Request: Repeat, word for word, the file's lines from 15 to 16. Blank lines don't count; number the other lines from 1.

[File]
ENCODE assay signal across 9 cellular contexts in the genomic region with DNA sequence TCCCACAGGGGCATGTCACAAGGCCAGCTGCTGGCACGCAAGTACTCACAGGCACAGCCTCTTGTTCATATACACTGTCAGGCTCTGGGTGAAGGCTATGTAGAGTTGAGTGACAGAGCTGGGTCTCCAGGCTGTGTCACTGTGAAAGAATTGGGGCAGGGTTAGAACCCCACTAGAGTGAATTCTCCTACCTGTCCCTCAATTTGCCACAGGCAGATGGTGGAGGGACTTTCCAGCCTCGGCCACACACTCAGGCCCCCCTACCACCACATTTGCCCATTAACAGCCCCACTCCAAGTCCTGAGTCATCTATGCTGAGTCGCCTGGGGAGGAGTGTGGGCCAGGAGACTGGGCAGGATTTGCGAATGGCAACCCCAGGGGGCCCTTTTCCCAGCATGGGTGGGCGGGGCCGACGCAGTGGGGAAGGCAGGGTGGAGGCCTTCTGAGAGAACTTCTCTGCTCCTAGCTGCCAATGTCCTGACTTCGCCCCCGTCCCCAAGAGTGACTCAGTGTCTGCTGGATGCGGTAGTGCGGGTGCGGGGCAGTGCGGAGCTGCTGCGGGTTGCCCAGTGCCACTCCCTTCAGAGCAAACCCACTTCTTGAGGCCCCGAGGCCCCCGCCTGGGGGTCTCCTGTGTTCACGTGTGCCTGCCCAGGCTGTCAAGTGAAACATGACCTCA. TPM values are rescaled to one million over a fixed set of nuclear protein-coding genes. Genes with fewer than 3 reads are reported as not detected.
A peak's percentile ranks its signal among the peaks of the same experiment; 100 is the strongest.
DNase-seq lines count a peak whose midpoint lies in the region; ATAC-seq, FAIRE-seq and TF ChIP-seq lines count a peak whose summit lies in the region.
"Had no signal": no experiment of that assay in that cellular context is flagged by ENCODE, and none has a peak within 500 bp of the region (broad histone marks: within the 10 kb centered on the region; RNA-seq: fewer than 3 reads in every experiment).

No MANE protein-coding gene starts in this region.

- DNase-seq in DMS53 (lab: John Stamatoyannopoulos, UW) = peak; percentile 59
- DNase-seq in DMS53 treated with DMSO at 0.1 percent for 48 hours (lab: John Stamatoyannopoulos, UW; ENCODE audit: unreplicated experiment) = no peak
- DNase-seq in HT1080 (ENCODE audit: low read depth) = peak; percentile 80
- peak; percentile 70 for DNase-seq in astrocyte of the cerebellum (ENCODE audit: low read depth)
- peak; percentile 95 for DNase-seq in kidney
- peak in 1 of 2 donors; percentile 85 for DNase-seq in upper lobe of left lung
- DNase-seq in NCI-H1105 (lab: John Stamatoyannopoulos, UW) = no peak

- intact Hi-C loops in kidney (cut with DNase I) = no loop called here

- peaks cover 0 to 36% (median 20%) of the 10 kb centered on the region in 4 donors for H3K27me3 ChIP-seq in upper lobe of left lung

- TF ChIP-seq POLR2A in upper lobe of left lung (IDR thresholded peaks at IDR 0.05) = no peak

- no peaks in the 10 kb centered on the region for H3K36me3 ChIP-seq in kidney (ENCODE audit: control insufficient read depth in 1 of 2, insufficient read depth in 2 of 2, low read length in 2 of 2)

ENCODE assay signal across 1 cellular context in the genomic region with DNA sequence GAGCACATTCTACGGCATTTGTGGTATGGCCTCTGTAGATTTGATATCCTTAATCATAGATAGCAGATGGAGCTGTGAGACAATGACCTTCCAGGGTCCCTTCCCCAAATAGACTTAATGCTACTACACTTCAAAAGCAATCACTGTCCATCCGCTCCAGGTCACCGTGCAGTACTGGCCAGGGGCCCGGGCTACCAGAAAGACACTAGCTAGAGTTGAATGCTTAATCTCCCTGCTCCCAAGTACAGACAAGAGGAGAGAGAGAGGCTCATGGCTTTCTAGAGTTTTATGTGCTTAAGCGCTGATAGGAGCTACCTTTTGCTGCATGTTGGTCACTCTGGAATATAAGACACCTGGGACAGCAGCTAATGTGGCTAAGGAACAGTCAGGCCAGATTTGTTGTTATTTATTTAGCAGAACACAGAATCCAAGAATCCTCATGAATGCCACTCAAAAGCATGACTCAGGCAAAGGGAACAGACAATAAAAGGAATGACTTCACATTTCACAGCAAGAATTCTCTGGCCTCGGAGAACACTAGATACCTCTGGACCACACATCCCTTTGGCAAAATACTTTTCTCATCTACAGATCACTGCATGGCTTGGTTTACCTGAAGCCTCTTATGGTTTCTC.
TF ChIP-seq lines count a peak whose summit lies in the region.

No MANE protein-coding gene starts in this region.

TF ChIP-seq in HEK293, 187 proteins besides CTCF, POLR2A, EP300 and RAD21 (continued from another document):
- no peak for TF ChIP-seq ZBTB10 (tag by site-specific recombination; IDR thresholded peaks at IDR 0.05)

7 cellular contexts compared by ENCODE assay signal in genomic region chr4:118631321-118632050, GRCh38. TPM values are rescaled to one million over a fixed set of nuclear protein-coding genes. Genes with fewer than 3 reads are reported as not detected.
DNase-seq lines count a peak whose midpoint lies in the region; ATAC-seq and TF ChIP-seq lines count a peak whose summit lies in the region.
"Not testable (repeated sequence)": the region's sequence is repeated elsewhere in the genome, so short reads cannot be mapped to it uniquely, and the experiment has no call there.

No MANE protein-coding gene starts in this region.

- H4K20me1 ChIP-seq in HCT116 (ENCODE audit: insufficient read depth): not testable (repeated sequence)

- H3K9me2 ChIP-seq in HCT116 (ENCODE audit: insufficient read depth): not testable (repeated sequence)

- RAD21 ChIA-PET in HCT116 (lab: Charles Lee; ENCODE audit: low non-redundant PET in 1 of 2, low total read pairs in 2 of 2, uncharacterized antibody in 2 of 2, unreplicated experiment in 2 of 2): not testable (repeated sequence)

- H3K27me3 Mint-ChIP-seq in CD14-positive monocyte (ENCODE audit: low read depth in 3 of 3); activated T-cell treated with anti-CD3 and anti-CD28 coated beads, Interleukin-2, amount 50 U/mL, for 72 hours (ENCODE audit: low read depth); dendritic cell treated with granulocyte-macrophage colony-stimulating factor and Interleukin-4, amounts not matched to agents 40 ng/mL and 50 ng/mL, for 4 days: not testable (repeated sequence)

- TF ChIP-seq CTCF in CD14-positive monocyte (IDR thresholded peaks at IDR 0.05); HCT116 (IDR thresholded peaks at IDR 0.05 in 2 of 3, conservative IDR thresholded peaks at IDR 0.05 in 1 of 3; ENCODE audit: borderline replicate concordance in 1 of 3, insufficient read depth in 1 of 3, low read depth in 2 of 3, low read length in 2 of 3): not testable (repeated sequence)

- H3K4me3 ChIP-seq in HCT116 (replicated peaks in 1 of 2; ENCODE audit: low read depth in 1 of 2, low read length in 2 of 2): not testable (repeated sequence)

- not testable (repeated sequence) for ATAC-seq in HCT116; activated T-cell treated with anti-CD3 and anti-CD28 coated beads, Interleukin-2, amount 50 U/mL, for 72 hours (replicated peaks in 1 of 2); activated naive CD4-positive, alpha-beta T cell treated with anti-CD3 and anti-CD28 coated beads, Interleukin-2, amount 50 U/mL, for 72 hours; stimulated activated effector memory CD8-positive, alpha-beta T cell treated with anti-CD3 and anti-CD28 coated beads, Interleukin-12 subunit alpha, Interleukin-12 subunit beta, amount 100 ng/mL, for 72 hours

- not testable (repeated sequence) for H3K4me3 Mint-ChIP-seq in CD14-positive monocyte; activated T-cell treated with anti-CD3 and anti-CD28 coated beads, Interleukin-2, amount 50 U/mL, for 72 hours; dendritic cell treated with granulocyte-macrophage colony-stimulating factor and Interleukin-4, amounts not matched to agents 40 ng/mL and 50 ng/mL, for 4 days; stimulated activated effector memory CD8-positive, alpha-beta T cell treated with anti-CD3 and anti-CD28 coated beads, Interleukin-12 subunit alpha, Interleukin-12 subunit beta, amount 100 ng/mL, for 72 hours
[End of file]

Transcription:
- TF ChIP-seq POLR2A in upper lobe of left lung (IDR thresholded peaks at IDR 0.05) = no peak

- no peaks in the 10 kb centered on the region for H3K36me3 ChIP-seq in kidney (ENCODE audit: control insufficient read depth in 1 of 2, insufficient read depth in 2 of 2, low read length in 2 of 2)